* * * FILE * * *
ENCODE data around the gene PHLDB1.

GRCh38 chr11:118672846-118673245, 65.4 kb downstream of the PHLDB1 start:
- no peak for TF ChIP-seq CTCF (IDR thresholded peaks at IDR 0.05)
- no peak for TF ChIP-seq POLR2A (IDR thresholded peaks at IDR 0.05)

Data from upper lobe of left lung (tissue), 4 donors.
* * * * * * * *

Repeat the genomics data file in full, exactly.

ENCODE data around the gene PHLDB1.

GRCh38 chr11:118672846-118673245, 65.4 kb downstream of the PHLDB1 start:
- no peak for TF ChIP-seq CTCF (IDR thresholded peaks at IDR 0.05)
- no peak for TF ChIP-seq POLR2A (IDR thresholded peaks at IDR 0.05)

Data from upper lobe of left lung (tissue), 4 donors.